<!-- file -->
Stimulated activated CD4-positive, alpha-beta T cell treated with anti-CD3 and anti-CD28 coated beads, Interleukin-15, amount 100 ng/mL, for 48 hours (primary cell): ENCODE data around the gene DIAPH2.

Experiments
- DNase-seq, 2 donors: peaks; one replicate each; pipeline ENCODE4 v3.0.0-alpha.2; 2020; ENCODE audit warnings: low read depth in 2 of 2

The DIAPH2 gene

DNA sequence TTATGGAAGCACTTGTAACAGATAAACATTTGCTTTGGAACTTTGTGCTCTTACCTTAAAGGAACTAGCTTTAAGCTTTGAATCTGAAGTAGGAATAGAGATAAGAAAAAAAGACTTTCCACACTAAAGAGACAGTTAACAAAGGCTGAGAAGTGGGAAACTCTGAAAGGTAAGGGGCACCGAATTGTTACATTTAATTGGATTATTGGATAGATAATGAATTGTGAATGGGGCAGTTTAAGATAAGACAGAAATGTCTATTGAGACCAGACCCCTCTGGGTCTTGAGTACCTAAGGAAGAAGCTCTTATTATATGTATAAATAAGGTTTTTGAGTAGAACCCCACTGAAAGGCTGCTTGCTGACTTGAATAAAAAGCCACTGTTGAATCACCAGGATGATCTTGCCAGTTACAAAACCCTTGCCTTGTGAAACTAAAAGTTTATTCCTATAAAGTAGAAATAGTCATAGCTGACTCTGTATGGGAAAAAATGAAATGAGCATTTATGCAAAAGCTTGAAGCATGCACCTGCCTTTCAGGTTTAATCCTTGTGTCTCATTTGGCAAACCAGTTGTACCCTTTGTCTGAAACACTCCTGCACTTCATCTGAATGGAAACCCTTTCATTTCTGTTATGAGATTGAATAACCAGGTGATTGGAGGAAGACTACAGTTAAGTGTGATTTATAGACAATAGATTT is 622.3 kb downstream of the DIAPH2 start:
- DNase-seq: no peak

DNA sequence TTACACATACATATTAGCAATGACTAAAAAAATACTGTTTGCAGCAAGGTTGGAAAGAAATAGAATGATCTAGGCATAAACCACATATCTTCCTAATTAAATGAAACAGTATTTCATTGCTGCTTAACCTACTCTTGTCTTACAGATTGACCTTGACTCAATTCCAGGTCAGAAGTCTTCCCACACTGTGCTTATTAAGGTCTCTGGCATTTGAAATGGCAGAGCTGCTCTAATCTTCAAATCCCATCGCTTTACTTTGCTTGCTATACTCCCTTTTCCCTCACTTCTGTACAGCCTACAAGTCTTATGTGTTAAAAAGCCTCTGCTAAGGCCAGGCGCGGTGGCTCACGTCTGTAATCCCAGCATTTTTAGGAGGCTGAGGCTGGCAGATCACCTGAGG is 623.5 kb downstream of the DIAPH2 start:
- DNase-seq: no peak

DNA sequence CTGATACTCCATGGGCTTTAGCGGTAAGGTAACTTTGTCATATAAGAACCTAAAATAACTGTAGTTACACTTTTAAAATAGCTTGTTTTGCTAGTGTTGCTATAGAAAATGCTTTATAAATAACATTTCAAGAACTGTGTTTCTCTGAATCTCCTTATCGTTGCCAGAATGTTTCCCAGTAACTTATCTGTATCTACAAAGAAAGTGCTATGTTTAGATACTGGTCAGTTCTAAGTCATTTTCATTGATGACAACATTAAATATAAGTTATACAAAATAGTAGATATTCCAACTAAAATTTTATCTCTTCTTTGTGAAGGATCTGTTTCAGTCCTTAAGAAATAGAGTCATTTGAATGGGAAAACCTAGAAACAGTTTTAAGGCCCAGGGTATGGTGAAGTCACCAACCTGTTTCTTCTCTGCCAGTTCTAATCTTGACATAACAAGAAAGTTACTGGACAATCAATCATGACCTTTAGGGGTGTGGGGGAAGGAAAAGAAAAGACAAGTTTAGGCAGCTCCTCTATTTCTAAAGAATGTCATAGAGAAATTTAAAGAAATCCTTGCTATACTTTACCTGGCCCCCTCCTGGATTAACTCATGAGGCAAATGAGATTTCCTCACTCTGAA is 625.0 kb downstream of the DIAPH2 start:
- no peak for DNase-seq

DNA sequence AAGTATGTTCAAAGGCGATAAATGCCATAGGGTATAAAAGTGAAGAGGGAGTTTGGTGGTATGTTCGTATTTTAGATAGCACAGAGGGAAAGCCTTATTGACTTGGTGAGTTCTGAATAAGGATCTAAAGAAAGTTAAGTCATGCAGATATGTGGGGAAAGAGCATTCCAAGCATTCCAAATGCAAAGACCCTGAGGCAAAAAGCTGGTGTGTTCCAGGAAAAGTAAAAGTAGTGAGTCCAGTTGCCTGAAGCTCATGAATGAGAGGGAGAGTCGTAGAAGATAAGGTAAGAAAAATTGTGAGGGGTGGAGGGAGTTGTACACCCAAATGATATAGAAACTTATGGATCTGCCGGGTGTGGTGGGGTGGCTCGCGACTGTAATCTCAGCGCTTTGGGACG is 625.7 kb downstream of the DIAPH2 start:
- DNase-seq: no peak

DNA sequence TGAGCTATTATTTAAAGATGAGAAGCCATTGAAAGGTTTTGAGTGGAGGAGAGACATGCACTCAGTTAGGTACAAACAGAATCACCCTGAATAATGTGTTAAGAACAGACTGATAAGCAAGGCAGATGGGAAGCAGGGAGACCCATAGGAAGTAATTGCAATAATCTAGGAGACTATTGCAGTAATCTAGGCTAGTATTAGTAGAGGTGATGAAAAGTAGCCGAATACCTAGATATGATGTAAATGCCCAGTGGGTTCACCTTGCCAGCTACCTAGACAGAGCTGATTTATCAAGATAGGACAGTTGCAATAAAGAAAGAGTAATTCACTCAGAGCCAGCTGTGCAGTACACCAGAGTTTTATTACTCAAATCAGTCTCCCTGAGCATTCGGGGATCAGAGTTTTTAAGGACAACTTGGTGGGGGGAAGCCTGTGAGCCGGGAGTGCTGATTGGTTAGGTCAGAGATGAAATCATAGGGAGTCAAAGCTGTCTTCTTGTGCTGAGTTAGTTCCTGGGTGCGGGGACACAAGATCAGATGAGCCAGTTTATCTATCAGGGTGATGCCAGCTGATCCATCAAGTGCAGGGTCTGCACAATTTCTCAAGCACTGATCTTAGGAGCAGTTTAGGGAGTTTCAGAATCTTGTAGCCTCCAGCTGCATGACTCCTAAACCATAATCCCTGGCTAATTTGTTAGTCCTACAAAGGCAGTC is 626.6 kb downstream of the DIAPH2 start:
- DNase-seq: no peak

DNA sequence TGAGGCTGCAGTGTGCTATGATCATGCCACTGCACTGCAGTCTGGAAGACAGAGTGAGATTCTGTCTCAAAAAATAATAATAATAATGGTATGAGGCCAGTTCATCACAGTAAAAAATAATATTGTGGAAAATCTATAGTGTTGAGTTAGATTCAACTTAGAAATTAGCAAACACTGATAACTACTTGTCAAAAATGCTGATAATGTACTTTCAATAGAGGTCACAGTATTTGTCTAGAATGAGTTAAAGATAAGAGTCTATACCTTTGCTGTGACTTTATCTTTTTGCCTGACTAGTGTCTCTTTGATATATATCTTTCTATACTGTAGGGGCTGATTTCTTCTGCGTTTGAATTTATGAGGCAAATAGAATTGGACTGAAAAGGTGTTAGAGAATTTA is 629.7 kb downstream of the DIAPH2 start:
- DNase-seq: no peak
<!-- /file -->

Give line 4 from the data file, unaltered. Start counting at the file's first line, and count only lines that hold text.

The DIAPH2 gene